Of Savile and Emwazi: the "monsters" in our midst.
With that in mind, I honestly can't think of a few days of media coverage so utterly lacking in apparent wider awareness as the ones we've just been through. It's a toss-up as to the most evil person to have ever lived: is it Jimmy Savile, apparently the most prolific and depraved sex offender of all time, and whom despite his proclivities being so widely known, whether by hospital staff, journalists who couldn't get their exposes past lawyers or just through rumours, managed to escape justice? Or is it "Jihadi John" (the last time I am ever going to refer to him as such), aka Mohammed Emwazi, Islamic State's propaganda executioner de jour, at last unmasked so we can know every last detail of his utterly banal life and attempt to pinpoint just when it was he decided he wanted to behead aid workers for a living as opposed to continue his career in IT?
The weight of evidence against Savile being an abuser at places where he was in a position of authority is overwhelming, as proved by the report into his activities at Stoke Mandeville hospital. What has most certainly not been proved is that he acted the same way wherever he went, as documented by Anna Raccoon bothering to read all the other reports produced by various NHS trusts, and which the media have bunched together as being similarly damning. Even taking into consideration how faulty memory is, not least when the events under investigation took place anything up to 50 years ago, the lack of almost anything turned up by the various people behind the reports suggests Savile was a very ordinary sex offender, just one given extraordinary opportunities by his fame, charity work and patronage by politicians and royals among other powerful figures. He attacked the vulnerable when he was certain of not being caught, or when he knew others would cover for him, in the exact same way as the vast majority of sex offenders have and always will.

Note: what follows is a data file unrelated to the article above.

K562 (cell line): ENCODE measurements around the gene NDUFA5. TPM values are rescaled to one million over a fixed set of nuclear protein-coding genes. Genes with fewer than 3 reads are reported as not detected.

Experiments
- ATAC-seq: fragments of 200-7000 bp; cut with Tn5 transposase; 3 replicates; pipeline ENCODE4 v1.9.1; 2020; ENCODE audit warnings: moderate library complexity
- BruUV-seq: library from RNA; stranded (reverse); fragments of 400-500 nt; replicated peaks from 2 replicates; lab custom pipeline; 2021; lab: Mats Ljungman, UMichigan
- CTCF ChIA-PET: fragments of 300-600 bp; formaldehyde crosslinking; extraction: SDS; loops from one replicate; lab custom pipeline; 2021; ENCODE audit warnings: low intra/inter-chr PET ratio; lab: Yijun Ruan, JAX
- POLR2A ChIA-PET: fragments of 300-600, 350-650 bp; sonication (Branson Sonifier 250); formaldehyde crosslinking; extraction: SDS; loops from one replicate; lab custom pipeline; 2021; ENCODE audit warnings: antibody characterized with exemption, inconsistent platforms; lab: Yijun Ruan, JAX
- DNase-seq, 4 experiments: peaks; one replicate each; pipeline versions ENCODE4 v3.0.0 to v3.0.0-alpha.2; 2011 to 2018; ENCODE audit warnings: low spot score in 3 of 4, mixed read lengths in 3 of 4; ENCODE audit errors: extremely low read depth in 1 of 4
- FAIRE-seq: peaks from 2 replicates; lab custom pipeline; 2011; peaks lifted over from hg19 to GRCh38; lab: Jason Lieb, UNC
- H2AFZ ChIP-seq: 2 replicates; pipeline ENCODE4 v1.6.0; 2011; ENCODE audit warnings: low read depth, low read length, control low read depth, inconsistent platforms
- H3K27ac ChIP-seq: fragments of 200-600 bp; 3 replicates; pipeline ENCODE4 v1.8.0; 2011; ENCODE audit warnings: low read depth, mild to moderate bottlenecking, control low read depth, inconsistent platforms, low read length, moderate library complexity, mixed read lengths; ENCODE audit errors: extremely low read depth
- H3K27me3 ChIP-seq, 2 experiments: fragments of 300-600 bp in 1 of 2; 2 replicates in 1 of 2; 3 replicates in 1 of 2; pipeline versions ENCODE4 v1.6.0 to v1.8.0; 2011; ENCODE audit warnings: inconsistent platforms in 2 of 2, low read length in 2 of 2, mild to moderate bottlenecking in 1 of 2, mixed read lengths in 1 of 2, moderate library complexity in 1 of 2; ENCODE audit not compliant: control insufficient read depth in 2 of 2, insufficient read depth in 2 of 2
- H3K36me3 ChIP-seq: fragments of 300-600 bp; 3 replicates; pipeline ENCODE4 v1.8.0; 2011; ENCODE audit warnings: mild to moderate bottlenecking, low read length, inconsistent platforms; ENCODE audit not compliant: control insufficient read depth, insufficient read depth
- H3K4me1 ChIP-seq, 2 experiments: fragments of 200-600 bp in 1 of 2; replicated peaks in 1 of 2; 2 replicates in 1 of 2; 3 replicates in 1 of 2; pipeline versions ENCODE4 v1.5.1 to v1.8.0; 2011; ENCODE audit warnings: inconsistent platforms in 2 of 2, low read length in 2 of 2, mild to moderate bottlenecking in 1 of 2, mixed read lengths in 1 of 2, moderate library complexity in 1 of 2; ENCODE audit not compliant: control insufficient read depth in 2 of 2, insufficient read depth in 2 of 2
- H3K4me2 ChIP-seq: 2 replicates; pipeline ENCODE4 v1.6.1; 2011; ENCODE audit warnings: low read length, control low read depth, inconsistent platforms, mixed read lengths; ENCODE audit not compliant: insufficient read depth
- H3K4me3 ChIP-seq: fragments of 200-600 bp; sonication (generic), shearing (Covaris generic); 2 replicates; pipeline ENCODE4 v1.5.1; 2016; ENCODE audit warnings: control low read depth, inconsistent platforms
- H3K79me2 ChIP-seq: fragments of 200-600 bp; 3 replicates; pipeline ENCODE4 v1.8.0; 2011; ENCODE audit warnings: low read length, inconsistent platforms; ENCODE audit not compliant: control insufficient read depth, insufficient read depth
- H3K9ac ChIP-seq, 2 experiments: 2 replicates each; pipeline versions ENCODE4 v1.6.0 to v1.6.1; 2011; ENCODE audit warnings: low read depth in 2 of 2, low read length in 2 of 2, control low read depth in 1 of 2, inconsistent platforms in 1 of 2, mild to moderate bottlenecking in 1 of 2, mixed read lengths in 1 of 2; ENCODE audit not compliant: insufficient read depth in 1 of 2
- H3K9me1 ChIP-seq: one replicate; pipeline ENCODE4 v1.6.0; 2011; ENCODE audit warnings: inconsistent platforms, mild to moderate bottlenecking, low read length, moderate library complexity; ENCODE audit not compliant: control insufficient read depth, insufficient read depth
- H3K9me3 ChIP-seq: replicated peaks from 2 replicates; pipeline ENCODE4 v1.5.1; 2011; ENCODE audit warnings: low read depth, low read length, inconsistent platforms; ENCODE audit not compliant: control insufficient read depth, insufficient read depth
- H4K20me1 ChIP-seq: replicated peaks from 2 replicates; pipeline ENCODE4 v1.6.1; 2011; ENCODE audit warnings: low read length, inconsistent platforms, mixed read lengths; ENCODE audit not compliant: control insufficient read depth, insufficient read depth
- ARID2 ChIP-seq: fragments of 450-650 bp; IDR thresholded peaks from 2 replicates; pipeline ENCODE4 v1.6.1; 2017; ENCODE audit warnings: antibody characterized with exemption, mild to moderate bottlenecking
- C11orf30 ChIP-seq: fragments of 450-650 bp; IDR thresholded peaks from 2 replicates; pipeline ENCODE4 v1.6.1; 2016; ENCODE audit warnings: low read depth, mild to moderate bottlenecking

Clearly though such findings aren't what's required when Savile has been worked up to be the monster to end all monsters. The Stoke Mandeville report shamefully reproduces the rumours about Savile not just being content with the living but also going after the dead, as obviously such a man with access to the mortuary couldn't have a simple fascination with death as opposed to wanting something else. His reported time spent with his mother's corpse could similarly only be about one thing. The Guardian, in what has to be one of the most ridiculous editorials the paper has ever published, reflects it is "difficult to comprehend the existence of such a completely unrestrained id". Well yes, it might be if half of what has been written or claimed is true, as opposed to the febrile imaginations of journalists taking the already shocking and deciding the ante has to be upped.